Eleven years ago, a 45-year-old aboriginal double-amputee named Brian Sinclair was found dead by ED staff in a Winnipeg, Manitoba, emergency department.1 He had been in the waiting room for 34 hours. A physician had sent him to the emergency department with a referral note later found in his pocket. The cause of death was septic shock secondary to a urinary tract infection.
Explore This IssueACEP Now: Vol 38 – No 11 – November 2019
This is an extreme example of the effect of ED overcrowding on our patients. Yet the literature is rife with stories. There are many known patient-centered consequences of ED overcrowding in addition to increased mortality, including delays in evaluation and essential care.2-9 Overcrowding is associated with more medical errors, increased lengths of stay, worse outcomes, and reduced patient satisfaction.10-13 ED overcrowding may contribute to negative consequences not only for patients but also for clinicians. Overcrowding has been shown to increase stress and exposure to violence for ED staff.5,14
Below, I outline some solutions to ED overcrowding with the hope that, collectively, we can help alleviate the problems of ED overcrowding and improve not only patient outcomes but our work-related stress.
Solutions Must Be Aimed at Hospital-wide Access Block
Many people incorrectly believe that overcrowding stems from high numbers of patients presenting with minor complaints.15,16 In fact, the bulk of ED overcrowding is caused by access block—the inability to transfer patients out of the emergency department to an inpatient bed once their ED treatment has been completed.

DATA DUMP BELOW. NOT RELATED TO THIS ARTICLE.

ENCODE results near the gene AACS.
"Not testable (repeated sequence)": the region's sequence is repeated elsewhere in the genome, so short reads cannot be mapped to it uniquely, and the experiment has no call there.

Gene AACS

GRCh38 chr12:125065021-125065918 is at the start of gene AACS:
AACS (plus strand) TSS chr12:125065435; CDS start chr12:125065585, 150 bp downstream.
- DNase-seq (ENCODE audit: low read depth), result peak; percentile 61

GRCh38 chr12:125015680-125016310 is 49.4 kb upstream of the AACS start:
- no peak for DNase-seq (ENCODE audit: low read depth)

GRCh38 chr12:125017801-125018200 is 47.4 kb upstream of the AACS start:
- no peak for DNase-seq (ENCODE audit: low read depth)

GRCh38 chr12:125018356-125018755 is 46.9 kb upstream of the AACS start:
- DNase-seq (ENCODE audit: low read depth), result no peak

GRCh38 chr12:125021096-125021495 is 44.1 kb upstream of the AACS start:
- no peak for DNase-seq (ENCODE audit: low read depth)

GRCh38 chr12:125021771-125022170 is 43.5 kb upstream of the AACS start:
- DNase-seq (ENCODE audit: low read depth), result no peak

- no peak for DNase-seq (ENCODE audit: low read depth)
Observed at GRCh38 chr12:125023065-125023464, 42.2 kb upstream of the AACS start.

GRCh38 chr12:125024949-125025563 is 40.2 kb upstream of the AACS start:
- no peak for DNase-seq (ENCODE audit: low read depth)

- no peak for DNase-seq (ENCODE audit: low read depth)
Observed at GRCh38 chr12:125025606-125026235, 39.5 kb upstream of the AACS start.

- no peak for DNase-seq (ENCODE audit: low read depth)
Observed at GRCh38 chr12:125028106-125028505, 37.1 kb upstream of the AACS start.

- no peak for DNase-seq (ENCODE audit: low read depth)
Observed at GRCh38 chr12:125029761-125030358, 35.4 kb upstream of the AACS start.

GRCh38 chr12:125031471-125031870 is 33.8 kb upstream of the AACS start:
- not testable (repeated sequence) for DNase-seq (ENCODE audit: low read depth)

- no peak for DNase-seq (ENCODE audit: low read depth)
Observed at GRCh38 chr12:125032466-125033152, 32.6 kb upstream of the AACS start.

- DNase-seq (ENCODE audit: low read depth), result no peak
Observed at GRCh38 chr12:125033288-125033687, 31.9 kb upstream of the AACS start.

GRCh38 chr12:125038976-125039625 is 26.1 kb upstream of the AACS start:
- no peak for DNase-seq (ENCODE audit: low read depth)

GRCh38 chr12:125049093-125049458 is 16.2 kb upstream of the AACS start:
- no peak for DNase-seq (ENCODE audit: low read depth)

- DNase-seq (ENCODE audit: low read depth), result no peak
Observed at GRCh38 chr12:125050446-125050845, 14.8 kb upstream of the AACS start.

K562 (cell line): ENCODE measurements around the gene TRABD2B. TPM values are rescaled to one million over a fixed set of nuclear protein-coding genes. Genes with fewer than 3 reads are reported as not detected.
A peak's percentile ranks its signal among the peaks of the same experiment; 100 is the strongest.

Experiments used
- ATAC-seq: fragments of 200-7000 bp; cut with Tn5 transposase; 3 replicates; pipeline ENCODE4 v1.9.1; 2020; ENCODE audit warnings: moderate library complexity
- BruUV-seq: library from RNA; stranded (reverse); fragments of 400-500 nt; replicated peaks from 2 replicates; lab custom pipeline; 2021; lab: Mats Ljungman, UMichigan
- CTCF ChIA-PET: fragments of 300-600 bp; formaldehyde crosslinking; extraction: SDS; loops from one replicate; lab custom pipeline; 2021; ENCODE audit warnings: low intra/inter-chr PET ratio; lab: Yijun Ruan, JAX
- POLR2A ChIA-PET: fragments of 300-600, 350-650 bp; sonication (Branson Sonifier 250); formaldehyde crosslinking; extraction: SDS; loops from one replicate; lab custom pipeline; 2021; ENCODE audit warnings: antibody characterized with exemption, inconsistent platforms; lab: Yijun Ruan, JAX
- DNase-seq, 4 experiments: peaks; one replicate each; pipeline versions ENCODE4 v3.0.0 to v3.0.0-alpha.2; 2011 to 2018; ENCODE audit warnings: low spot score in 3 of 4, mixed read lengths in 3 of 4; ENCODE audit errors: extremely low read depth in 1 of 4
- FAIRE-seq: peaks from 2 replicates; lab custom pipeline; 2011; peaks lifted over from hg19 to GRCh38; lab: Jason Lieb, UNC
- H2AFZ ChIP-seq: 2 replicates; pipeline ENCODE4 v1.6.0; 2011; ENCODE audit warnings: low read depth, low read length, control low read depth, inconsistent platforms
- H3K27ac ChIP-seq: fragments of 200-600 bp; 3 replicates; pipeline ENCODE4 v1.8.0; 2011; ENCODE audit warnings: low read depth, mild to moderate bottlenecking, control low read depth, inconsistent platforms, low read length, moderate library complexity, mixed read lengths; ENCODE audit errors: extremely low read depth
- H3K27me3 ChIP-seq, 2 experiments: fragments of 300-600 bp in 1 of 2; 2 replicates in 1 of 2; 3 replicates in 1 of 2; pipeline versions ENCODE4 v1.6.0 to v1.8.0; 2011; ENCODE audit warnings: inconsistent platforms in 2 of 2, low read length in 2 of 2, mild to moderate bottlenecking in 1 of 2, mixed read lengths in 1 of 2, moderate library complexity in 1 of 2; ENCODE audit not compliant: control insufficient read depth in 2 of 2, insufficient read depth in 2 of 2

The most common bottleneck in the emergency department is the nurse-staffed stretcher, a bed for patients who aren’t able to sit or ambulate and need nurse monitoring. These are often occupied by admitted inpatients in the emergency department. On average, hospitals leave high-acuity patients in emergency department hallways for 46,000 hours per year, resulting in the kinds of deterioration in patient care outlined above. However, this is equivalent to only 1 to 2 percent of inpatient capacity or, on average, 1.5 hours of the total inpatient length of stay. In other words, if inpatient length of stay could be reduced by an average of 1.5 hours, ED hallway medicine and overcrowding would essentially vanish.17
A culture shift in the entire hospital and outpatient services (rather than just the emergency department) that recognizes the impact of hospital-wide efficiency on ED overcrowding is required. Incentives, performance measurements (such as consultant turnaround times), demand-capacity matching, and queue management contingencies for each hospital unit are required to improve hospital-wide efficiency and accountability for overcrowding.18 Each unit will have unique solutions that require innovative thinking and implementation.
But we should lead by example. Emergency departments should be exemplary for the rest of the hospital in practicing accountability for ED overcrowding. One example of a strategy to improve accountability and efficiency of consulting services as well as throughput in teaching hospitals is having a senior consultant resident briefly assess ED patients and make a disposition decision/admitting orders before junior learners serially assess the patient and review with their seniors.19 This may ruffle some academic feathers, so a middle ground would be to implement this strategy at times known to be busy or when ED capacity is approaching critical levels.